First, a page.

Today’s entry is a guest post from author Shannon A. Thompson. 

Letter from Shannon A. Thompson, the author: Publishing is quite the journey! As some of you know, Bad Bloods was my first published book—originally released when I was only 16 in 2007—but now that I’m older, I am beyond ecstatic that Bad Bloods is getting a second chance almost a decade later. Special thanks goes out to my publisher, Clean Teen Publishing, for believing in this story, and of course, an extra thanks goes out to all the book bloggers reading and reviewing it. You all are my stars.

Bad Bloods in 35 words or less: 17-year-old Serena is the only bad blood to escape execution. Now symbolized for an election, she must prove her people are human despite hindering abilities before everyone is killed and a city is destroyed.

November Rain, Part One, released TODAY

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November Snow, Part Two, releases July 25, 2016

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Series Synopsis:

Seventeen-year-old Serena isn’t human. She is a bad blood, and in the city of Vendona, bad bloods are executed. In the last moments before she faces imminent death, a prison guard aids her escape and sparks a revolt. Back on the streets determined to destroy her kind, Serena is spared by a fellow bad blood named Daniel. His past tragedies are as equally mysterious as her connection to them. Unbeknownst to the two, this connection is the key to winning an election for bad bloods’ rights to be seen as human again. But Serena is the only one who can secure Vendona’s vote.

When the two unite, their accidental relationship becomes the catalyst for a twelve-year war to continue. Exposing the twisted past of a corrupt city, Daniel, Serena, and every bad blood they know will come together to fight and win, but very few of them will survive to see the day. Bad blood or human, a city will burn, and all will be united by catastrophic secrets and irrevocable tragedy.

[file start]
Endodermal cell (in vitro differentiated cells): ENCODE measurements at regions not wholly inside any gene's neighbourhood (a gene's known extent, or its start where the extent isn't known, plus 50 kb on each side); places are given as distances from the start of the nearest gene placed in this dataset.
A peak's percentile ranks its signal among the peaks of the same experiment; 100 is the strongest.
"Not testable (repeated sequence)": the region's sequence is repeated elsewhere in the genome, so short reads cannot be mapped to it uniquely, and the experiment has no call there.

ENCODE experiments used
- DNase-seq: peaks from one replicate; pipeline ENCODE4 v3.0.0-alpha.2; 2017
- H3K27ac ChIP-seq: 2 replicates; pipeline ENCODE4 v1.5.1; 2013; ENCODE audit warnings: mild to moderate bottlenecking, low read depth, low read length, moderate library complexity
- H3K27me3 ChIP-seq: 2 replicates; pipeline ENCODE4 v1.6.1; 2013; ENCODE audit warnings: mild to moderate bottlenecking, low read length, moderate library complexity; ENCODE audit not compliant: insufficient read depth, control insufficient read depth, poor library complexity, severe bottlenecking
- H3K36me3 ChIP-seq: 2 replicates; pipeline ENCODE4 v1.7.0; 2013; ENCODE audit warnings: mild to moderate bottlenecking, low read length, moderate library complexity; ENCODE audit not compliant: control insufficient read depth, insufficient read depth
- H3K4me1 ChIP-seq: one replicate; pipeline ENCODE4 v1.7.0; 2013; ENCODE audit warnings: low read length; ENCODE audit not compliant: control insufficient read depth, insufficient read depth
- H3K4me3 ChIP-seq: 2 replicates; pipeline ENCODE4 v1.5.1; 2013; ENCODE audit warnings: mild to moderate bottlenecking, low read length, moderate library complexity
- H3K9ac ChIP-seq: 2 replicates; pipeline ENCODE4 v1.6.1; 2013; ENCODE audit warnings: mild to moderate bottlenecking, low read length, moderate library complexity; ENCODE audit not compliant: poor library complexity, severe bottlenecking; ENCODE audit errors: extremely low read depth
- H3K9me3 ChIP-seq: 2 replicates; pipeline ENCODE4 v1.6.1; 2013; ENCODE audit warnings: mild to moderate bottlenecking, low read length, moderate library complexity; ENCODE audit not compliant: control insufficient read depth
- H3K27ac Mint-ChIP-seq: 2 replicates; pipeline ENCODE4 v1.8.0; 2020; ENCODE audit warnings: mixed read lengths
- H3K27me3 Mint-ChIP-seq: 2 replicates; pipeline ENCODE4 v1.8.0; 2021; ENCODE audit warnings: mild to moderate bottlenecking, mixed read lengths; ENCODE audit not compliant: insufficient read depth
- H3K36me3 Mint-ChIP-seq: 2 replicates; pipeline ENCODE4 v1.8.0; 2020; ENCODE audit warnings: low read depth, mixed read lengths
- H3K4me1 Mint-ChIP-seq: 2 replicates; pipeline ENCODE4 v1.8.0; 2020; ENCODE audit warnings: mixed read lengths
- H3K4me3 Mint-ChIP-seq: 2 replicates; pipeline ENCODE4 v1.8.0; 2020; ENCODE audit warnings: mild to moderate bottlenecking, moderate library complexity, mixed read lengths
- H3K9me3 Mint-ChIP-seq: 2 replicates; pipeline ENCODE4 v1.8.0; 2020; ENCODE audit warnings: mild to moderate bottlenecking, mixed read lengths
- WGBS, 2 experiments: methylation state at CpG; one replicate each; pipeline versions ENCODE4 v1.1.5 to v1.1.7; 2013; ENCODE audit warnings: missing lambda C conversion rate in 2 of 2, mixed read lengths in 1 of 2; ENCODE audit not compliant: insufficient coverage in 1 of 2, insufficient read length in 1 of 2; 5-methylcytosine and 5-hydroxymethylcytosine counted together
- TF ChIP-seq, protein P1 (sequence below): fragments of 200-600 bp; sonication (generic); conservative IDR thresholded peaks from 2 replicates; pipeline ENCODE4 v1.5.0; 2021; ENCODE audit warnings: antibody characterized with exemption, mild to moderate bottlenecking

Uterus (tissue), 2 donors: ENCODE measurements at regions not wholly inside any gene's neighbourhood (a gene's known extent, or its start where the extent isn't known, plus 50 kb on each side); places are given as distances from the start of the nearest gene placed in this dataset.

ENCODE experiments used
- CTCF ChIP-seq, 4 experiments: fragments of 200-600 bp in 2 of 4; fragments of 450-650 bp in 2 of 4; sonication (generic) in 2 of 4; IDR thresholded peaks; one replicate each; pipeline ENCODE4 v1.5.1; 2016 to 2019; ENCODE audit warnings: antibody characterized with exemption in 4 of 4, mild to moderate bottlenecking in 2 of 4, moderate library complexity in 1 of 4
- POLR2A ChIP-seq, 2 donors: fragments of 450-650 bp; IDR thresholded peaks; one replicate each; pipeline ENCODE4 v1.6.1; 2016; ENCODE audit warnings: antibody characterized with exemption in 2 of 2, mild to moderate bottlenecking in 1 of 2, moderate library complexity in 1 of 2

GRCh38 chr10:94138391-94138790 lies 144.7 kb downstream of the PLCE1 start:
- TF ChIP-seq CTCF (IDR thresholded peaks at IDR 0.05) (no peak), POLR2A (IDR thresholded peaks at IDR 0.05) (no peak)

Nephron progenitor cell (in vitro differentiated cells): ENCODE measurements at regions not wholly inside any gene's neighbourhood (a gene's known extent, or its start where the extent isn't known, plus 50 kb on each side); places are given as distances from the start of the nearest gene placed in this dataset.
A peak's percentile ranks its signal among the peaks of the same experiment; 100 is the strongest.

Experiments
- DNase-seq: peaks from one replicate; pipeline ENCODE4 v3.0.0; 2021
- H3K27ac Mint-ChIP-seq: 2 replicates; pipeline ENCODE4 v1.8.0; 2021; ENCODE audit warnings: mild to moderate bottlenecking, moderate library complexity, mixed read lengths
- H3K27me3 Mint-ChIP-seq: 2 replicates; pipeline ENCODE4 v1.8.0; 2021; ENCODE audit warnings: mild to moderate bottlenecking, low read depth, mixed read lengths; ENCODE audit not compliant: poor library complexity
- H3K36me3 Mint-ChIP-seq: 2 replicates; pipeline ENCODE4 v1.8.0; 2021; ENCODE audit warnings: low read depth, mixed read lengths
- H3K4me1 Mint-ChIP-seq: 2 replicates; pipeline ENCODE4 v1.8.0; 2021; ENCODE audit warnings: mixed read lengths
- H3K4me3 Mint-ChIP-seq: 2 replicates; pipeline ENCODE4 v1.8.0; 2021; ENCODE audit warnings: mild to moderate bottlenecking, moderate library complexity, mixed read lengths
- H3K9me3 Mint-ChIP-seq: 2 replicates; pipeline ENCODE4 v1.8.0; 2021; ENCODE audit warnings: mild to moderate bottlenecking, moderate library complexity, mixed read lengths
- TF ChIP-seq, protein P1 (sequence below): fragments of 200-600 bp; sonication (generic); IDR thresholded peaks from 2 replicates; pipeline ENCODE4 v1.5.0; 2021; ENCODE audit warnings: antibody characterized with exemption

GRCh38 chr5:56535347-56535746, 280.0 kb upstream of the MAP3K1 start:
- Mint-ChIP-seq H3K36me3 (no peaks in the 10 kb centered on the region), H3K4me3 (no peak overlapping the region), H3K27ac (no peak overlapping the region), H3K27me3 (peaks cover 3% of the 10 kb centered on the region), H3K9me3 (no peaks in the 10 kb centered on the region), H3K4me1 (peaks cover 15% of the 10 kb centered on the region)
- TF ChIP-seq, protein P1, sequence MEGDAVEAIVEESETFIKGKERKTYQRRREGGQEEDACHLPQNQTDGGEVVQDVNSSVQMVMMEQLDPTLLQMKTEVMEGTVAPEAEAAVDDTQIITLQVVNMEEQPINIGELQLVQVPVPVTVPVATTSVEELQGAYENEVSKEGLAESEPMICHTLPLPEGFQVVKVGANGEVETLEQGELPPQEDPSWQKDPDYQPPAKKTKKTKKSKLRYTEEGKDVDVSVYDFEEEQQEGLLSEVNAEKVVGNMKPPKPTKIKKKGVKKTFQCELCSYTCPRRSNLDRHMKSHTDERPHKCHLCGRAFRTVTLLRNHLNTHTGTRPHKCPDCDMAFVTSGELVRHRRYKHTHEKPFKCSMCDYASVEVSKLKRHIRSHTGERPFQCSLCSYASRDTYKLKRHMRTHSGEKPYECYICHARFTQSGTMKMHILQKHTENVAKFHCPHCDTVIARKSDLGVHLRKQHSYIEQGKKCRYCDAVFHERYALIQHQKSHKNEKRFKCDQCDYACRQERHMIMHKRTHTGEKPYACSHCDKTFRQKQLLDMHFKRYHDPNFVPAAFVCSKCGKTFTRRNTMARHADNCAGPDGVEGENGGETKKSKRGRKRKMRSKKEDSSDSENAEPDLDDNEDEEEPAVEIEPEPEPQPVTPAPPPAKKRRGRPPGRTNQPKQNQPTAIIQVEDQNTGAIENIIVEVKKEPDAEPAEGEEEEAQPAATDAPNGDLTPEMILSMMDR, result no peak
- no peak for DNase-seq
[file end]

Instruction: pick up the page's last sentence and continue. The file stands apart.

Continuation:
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Excerpt:

“My dad was a cop. My mom hugged me a lot. I can’t really remember what she did, but I think she was a writer.”

She used to smell the same way my books did—the ones I remembered reading but not retaining the ability to read beyond a few words. I leaned forward to snatch the paper out of my back pocket. “She always told me stories, especially at night, and my favorite one was about the stars and the moon and how we were all born from them.” I unfolded the paper to stare at the clunky handwriting, knowing it was my father’s but wishing it was my mother’s elegant script. “That’s why they’re so beautiful to us, but that’s also why we should respect them.”

“What do you mean?” Finally, he said something.

I found him over the paper and folded it. “Well, for one, the darkness can shelter us, protect us in our sleep, but it can also let all the bad things hide.” A frown etched onto my face instead of the smile I wished to share. When I realized my failure, I searched the sky. A white light pushed against the back of the murky overcast, bright enough for me to predict. It’d be a full moon in a week. “The full moon can be romantic, light up paths for us, but it can also scare people into believing in monsters.” Bad bloods were the monsters now. “All of my mom’s stories proved that,” I said. “She used to tell me that a full moon is when mysterious things happen and wishes come true.” I stared at the little paper in my hands. “Do you think she tells my sister those stories?”

Daniel didn’t respond. He only listened. I had told him before I had a sister. He had probably assumed I lied, but I hadn’t. It was the truth, and it tumbled out like a story my mom created before bedtime. I tried to picture her telling stories to my sister, but nothing came. I only saw the little girl, with Mom’s hair and Dad’s eyes, standing in the road, saying my name.

“I’ve never met her,” I confessed, staring at the writing bleeding through the folded end. “I think her name is on this, but I can’t read.”

Daniel reached for it. “I can—”

“No.” I held the note against my chest. “I want to learn and read it on my own,” I explained, softer than my previous snap.

Daniel’s head tilted. “Robert never taught you.”

I wasn’t sure if it was a question or a statement, but I responded anyway. “He can’t read.”

Daniel’s eyes swept over me. He took the time to rub his face before looking away.

“He can’t read,” I repeated, studying his reaction. “Right?”

Daniel’s hand lowered to his lap. “I can teach you,” he said, and when he faced me again, he was remarkably closer than I realized. His hand moved to rest on my knee. My heart stabilized. “What else do you want?”

It was a question I had never heard before, and the way Daniel stumbled over the sentence suggested he had never been able to say it before either. Bad bloods weren’t allowed to want anything. Not even life. So, when I was asked, my mind spiraled into obscurity, never actually solidifying an answer even though I searched for one.

“I’ve never been allowed to want anything,” I confessed.

“Me neither,” Daniel agreed, and for a brief second, I was oblivious to the fact that his lips were on mine.

November Rain, Part One, released TODAY

AmazonBarnes & NobleiBooksKoboSmashwordsGoodreads

November Snow, Part Two, releases July 25, 2016

Amazon, Barnes & Noble, iBooks, Kobo, Smashwords, Goodreads

www.ShannonAThompson.com